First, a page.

By Rick Palsgrove
The latest financial forecast for Groveport Madison Schools projects the district will have a positive fund balance for the next five years.
“Overall we’re in good shape,” said Groveport Madison Treasurer John Walsh. “We’re pretty healthy.”
Walsh presented the five year financial forecast to the Groveport Madison Board of Education on Oct. 14.
“Prior cuts, funds from the 6.68 mill levy (passed in May 2014) and increased state funding are promoting financial stability for the district through 2020,” said Walsh. “The levy helps diversify our revenue.”
Walsh cautioned that the district needs to keep a watchful eye on future state budgets and those budgets’ potential affect on public school funding.
“There are two unknown state budgets in this forecast period covering three fiscal years (from 2018-20),” said Walsh.
He said Groveport Madison receives about 53 percent of its total funding from the state, 41 percent from local property taxes and 6 percent from other local sources.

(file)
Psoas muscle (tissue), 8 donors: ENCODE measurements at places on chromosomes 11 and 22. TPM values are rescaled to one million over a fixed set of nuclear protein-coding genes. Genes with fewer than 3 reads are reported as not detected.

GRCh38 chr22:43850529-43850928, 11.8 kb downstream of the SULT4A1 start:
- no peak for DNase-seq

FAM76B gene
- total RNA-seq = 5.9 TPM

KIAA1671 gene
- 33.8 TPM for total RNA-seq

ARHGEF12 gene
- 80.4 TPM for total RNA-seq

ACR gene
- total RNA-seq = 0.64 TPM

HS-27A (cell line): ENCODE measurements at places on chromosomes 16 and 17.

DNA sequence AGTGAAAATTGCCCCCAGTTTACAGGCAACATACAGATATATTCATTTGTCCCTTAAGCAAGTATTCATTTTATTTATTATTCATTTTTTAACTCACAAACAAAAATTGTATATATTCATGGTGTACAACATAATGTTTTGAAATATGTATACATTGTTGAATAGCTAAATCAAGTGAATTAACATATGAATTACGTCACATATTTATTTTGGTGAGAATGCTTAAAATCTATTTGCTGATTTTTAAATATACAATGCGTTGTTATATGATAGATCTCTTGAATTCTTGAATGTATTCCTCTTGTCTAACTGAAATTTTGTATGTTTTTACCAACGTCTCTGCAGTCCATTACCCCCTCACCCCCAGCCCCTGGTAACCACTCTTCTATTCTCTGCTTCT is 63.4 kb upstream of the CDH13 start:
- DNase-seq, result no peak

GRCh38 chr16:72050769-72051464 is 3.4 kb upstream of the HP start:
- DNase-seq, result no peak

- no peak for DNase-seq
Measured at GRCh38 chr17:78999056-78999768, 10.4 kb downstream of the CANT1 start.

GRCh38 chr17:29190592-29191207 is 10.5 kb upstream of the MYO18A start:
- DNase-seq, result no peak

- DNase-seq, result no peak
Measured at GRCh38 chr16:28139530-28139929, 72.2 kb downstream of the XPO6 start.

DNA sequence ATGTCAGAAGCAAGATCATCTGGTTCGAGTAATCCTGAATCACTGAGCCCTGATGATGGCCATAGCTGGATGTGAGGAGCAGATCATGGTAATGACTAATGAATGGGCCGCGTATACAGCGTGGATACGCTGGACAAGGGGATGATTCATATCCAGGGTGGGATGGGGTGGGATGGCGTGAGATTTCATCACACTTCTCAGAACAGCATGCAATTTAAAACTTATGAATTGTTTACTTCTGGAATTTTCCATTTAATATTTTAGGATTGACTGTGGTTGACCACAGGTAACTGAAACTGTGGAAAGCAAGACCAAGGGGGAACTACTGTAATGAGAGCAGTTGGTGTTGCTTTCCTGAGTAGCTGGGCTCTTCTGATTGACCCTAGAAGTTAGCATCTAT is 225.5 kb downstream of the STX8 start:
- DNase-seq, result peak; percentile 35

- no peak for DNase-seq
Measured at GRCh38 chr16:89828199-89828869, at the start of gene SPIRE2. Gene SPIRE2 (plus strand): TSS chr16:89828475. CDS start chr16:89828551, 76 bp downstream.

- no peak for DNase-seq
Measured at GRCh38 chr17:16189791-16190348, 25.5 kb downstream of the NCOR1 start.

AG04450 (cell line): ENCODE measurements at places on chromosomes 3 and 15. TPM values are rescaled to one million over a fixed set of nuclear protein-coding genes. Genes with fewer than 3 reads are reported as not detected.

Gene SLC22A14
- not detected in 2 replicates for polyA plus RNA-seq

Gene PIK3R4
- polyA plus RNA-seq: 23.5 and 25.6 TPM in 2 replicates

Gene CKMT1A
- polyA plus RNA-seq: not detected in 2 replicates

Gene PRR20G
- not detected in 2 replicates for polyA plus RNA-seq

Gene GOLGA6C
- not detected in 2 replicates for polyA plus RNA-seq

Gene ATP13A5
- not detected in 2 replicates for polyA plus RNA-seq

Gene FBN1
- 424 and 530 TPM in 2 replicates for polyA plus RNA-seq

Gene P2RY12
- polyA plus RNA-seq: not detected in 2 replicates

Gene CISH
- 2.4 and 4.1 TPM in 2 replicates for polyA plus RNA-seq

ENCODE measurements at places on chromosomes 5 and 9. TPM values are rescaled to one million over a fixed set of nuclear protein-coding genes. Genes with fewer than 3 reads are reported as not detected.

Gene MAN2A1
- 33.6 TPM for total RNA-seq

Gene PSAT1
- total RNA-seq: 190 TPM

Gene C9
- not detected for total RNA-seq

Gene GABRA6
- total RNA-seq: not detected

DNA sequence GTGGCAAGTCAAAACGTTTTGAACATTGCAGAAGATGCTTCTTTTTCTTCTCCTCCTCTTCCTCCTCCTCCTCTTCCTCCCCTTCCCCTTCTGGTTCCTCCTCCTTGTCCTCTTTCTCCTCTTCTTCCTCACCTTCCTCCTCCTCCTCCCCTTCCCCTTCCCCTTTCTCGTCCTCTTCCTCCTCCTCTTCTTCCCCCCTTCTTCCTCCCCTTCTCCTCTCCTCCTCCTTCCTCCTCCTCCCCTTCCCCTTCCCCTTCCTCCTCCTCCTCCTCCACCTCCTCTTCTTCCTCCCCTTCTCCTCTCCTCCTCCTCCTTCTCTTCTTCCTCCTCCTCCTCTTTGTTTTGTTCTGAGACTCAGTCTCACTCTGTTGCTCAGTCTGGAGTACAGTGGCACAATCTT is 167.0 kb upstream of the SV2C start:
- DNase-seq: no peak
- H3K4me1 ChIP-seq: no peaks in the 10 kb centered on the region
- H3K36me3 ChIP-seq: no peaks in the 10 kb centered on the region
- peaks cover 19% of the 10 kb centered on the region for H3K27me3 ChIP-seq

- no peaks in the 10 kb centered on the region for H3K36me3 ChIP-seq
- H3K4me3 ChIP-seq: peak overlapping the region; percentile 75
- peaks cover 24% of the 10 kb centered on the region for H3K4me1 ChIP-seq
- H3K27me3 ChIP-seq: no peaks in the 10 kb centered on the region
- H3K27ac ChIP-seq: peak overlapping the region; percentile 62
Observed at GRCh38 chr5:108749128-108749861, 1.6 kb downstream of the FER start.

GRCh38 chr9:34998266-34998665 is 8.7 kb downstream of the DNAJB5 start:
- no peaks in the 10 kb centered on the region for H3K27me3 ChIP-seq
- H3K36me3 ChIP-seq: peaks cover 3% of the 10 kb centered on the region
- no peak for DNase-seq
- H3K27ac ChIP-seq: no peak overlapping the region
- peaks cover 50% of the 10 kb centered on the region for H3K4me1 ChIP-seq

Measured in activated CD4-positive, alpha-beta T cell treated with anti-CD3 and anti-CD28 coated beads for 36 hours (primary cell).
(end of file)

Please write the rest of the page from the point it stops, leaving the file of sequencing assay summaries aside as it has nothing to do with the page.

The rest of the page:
Walsh also noted that property values are projected to be flat through 2017.
Regarding expenditures, Walsh said the district pays about 60 percent of its budget towards salary and benefits for its employees. He said other typical school districts pay about 75 percent of their budget toward wages and benefits. According to Walsh, one reason Groveport Madison’s wages and benefits percentage are lower is because the district contracts out for its busing transportation services.
Purchased services account for another 35 percent of the district’s expenses. These services include utilities, gas, electric, property insurance, transportation, and legal fees.
Included under purchased services are payments the district is required to make to “Community Schools, Open Enrollment, and the Educational Choice Voucher program,” according to the financial forecast report. These are deductions from the district’s state funding that must go to charter and community schools that receive state funding. Walsh said in fiscal year 2015 Groveport Madison was required to pay $12 million of its state and local funding to these programs.
“We are projecting this amount will continue to increase throughout the forecast,” said Walsh.
This $12 million figure is based on the number of students who live in the boundaries of the Groveport Madison district, but who attend community schools instead.
“There are approximately 2,000 students from Groveport Madison who are enrolled in community schools,” said Jeff Warner, Groveport Madison’s marketing, communications and community relations officer.
According to district officials there are approximately 5,900 students now attending Groveport Madison Schools.